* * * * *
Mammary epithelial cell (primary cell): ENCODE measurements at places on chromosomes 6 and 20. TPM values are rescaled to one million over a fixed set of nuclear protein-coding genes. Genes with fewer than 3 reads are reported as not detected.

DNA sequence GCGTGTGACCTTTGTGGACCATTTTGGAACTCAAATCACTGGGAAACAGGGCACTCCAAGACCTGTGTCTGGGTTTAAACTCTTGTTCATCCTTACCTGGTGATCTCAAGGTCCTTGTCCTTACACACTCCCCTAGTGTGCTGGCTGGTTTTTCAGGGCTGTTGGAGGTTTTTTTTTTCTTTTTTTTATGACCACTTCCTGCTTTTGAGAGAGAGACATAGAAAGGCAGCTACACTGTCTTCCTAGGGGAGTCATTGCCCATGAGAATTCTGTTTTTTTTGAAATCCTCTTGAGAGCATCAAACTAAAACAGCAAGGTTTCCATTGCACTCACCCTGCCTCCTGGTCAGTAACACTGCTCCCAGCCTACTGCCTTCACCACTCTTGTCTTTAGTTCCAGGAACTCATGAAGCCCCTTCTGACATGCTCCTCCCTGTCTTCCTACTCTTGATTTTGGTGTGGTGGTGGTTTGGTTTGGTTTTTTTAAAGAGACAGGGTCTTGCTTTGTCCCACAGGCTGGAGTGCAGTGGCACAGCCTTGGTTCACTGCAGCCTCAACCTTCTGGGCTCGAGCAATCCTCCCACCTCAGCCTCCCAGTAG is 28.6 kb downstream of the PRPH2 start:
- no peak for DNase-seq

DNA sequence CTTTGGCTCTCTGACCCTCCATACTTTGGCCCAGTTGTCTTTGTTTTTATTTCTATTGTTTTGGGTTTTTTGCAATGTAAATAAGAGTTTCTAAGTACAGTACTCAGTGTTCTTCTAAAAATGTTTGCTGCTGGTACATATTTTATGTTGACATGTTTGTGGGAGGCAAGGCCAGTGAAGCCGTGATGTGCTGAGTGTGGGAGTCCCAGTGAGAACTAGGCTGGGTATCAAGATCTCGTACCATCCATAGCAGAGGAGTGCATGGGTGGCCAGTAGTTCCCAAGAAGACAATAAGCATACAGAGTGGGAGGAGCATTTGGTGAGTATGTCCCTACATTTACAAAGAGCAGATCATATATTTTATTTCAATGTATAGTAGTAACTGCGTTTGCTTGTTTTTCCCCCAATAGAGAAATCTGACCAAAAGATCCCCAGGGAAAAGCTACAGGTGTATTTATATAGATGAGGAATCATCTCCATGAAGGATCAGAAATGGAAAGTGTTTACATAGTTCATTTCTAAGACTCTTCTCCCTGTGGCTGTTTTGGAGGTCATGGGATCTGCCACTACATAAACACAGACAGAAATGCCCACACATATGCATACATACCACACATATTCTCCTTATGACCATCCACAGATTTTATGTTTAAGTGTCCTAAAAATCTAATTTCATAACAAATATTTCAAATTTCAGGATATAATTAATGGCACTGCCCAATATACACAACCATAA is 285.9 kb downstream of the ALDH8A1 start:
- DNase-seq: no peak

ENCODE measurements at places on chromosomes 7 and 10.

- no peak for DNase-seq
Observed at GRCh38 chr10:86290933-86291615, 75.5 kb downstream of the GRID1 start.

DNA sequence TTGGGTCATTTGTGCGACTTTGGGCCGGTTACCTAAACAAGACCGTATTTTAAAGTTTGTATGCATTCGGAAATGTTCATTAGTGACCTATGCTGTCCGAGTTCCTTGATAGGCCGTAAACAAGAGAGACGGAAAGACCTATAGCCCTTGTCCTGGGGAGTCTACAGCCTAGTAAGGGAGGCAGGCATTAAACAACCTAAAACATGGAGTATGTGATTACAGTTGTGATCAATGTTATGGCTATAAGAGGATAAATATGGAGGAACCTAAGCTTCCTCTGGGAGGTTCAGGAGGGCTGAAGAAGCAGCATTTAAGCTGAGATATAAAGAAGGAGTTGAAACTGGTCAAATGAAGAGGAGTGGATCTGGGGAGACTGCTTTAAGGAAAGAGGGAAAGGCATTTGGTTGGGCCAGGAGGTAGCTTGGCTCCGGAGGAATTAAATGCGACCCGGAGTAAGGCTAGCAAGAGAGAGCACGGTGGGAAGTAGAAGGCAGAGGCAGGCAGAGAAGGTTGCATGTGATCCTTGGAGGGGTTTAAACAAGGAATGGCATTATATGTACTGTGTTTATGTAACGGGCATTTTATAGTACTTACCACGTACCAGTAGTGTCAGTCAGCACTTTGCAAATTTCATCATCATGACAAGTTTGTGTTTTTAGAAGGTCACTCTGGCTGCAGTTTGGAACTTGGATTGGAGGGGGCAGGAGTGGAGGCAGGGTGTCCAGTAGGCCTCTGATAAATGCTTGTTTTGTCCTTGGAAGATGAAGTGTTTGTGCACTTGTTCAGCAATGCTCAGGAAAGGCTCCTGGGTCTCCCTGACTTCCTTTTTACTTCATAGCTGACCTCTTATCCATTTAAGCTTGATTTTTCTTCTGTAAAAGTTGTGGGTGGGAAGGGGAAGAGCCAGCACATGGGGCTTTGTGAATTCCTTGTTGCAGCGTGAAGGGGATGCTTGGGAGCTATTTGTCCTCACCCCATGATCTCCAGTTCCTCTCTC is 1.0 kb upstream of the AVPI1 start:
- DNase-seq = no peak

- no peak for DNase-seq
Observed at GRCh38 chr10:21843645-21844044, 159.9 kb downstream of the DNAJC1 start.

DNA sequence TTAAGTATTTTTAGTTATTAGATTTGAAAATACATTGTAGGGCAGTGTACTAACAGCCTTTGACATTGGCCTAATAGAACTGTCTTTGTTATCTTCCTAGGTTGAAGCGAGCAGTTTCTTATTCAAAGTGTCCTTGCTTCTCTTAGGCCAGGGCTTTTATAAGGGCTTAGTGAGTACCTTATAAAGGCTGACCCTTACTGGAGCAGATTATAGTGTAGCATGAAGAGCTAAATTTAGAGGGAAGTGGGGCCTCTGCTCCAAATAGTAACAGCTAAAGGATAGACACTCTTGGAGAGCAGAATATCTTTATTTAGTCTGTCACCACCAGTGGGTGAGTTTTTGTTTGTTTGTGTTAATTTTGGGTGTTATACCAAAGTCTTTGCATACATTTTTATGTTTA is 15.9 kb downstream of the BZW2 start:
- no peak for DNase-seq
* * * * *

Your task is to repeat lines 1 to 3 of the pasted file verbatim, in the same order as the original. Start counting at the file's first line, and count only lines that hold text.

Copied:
Mammary epithelial cell (primary cell): ENCODE measurements at places on chromosomes 6 and 20. TPM values are rescaled to one million over a fixed set of nuclear protein-coding genes. Genes with fewer than 3 reads are reported as not detected.

DNA sequence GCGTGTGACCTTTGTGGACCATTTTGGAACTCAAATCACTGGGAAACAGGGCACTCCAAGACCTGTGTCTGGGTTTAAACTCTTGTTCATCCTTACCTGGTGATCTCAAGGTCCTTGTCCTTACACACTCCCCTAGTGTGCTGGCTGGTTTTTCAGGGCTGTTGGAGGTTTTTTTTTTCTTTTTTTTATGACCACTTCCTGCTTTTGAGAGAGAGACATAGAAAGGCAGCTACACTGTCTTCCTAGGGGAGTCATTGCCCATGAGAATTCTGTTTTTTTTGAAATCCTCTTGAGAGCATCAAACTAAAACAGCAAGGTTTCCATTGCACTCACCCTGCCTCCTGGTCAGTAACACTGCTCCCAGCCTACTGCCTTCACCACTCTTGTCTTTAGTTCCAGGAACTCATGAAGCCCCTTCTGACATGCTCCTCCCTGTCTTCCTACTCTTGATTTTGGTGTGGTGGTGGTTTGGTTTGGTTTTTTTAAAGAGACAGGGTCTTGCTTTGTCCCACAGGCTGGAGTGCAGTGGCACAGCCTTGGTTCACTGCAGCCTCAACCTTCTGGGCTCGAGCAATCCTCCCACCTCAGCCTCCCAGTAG is 28.6 kb downstream of the PRPH2 start:
- no peak for DNase-seq